Now that the new school season is in full swing, many post-secondary education students are finding out the hard way that balancing the school curriculum with their jobs is quite difficult. Of course, many students have to work part-time jobs in order to pay for their school fees. With tuition and supplies being mandatory expenses, some students can’t do without a part-time job.
The problem with this situation, however, is that a student’s on-the-job time takes away from critical study time. Often, a student’s inability to designate enough time for studying while they also work a part-time job can negatively affect his or her grades. Earlier today, the QMI Agency released a report confirming that, unfortunately, this is generally the case with working students.
According to the report, a new poll of university faculty and librarians confirmed that students who work part-time while they are in school have a harder time managing strong academic achievements. Looking at Ontario students specifically, the study found that 64 per cent of those polled believe that part-time jobs do, in fact, hinder a student’s grades.
In addition, 33 per cent of those polled felt that more students are working outside of the classroom compared to a year ago. Evidently, there is an increasing number of Ontario students who are looking for ways to afford their school fees. Not all of them, apparently, can simply rely on student loans and help from their families to pay for school.
Carleton University professor and president of the Ontario Confederation of University Faculty Associations (OCUFA), Mark Langer had this to say: “Many need to work during the school year to meet the rising costs of their education, but that paid work is often a barrier to their progress and achievement.”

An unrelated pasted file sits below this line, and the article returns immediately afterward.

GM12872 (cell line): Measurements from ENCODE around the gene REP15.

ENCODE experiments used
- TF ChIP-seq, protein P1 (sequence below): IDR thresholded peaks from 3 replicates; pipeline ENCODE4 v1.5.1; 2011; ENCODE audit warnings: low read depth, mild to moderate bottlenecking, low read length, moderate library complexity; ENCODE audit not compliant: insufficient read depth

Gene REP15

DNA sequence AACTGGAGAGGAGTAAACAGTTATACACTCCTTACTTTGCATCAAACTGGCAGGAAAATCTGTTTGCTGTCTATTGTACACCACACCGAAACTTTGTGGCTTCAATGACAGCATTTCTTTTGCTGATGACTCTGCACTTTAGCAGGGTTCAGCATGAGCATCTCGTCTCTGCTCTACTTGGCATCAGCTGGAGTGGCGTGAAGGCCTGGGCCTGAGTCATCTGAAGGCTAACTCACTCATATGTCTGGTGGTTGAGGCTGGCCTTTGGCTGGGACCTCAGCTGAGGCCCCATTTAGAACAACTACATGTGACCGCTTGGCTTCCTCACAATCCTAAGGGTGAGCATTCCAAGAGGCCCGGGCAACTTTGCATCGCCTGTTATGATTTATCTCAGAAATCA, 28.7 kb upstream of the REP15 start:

QMI goes on to note that 41 per cent of the 1,400 poll respondents feel that universities should be offering remedial programs to their student bodies. In addition, 23 per cent of those polled feel that remedial programs should actually be mandatory for students in their first year of post-secondary schooling.
Added Langer: “We expect our students to pay for a larger share of their education, engage in more paid work, attend larger classes, have less interaction with faculty and pursue remedial courses on top of their regular studies to succeed in a demanding university curriculum. This is a recipe for disaster.”
It seems as if the most important lesson being learned by college and university students in Ontario is how to manage their time between part-time jobs and classes. Finding jobs to pay for these classes, in fact, may be an even harder task to complete. The most difficult part of the school year, however, may just be maintaining those good grades while meeting the requirements of their employers once those jobs are found.